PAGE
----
Although Orange Hawkweed typically grows in bunches, this broadleaf weed can also grow alone as a basal rosette. Its leaf blades are covered with long hairs, both above and below the rosette. Orange Hawkweed has hairy stolons rooting at the nodes, which eventually leads to the development of new rosettes. The mid-vein of the plant is generally white and broadest at its base. Orange Hawkweed features orange-reddish flowers that grow on nearly leafless flower stalks.
This broadleaf weed grows best in moist grasslands and can also be found along roadsides and growing in other areas with low-maintenance turf. It grows horizontally and in bunches, often overlapping and smothering less aggressive types of grass.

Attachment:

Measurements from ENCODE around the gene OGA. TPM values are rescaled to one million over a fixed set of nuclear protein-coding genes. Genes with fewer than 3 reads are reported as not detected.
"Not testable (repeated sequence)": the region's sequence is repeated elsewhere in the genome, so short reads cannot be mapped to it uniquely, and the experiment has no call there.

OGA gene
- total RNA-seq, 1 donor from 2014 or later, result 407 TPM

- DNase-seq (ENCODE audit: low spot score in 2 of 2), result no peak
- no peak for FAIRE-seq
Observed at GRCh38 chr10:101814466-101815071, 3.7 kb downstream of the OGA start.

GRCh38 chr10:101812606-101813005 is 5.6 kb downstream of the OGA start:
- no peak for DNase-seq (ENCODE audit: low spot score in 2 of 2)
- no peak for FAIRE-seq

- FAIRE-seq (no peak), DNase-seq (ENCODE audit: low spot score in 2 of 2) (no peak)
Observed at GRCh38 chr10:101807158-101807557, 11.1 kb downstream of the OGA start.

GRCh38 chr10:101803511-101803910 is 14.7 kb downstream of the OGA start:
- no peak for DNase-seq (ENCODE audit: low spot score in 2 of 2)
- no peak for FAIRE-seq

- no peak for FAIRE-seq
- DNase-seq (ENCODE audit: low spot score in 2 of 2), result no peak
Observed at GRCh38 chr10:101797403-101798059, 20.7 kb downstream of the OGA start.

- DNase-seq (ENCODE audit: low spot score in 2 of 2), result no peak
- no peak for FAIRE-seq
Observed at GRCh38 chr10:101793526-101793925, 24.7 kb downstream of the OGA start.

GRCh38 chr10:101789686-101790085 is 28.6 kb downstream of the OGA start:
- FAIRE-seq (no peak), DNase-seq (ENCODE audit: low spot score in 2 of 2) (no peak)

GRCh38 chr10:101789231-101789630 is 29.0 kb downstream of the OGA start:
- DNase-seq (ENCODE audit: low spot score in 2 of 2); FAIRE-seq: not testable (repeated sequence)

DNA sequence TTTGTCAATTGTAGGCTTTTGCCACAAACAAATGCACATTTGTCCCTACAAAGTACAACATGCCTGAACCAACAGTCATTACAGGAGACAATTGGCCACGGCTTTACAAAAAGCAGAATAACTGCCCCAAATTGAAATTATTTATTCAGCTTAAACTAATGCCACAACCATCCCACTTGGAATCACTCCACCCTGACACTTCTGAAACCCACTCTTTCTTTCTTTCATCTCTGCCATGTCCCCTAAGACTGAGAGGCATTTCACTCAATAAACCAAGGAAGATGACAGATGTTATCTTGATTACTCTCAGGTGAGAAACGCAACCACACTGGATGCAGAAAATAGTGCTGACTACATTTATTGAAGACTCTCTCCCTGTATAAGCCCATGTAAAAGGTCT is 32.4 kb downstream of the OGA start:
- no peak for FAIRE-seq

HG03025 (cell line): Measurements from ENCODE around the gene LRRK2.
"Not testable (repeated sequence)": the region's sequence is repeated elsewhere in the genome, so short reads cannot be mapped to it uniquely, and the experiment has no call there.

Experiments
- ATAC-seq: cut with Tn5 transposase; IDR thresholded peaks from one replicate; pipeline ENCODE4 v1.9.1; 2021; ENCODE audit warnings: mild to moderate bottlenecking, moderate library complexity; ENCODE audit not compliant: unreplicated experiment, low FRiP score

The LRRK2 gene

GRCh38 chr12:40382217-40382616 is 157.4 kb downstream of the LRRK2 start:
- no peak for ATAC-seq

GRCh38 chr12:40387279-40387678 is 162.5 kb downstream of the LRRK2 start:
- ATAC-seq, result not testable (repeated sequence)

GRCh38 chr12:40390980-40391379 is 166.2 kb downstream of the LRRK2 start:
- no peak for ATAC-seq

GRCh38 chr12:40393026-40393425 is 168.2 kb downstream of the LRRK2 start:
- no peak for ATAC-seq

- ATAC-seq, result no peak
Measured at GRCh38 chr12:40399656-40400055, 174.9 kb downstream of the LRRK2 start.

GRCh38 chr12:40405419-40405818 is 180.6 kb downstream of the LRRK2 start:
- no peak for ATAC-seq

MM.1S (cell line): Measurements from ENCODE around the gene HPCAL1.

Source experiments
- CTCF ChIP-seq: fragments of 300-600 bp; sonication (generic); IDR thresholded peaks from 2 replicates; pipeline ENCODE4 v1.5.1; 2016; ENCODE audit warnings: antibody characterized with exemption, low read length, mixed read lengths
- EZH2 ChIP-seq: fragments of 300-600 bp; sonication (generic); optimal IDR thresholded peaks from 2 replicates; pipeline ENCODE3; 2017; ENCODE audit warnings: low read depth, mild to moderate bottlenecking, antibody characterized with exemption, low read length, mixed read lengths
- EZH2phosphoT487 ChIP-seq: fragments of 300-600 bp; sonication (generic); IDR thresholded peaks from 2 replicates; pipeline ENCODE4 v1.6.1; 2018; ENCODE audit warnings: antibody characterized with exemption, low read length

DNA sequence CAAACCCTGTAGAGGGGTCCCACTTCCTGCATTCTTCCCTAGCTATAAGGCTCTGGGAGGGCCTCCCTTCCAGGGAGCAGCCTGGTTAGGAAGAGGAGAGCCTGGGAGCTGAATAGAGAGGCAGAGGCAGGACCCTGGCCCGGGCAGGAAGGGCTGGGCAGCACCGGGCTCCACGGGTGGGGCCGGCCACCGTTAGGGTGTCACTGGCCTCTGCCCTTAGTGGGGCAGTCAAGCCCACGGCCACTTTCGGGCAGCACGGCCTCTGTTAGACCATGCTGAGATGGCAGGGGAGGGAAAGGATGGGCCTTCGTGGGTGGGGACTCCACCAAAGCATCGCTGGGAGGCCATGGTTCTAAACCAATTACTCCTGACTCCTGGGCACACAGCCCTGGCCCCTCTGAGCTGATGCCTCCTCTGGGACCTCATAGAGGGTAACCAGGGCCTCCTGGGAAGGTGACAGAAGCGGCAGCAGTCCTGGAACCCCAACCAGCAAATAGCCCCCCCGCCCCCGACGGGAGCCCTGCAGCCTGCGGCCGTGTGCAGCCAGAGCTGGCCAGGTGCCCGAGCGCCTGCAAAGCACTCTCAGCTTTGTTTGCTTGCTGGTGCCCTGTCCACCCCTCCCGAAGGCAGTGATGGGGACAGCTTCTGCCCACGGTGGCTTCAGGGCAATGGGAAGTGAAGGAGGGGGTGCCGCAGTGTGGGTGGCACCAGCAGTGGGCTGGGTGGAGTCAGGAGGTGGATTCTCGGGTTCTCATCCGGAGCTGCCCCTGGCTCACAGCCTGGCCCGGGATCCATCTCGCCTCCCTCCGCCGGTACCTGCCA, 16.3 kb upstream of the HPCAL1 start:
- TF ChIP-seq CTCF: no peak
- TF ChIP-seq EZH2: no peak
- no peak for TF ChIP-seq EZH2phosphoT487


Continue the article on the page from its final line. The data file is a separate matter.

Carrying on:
Hieracium aurantiacum reproduces by seeds, rhizomes and stolons, making this a difficult weed to control through manual removal. The weed's stolons may break, resulting in the weed spreading to additional areas of your lawn and landscaping. Improper control methods can quickly turn one or two Orange Hawkweed plants into a thriving patch. Professionally selected and applied broadleaf weed killers—based on your specific climate and geography—are the most effective method for control.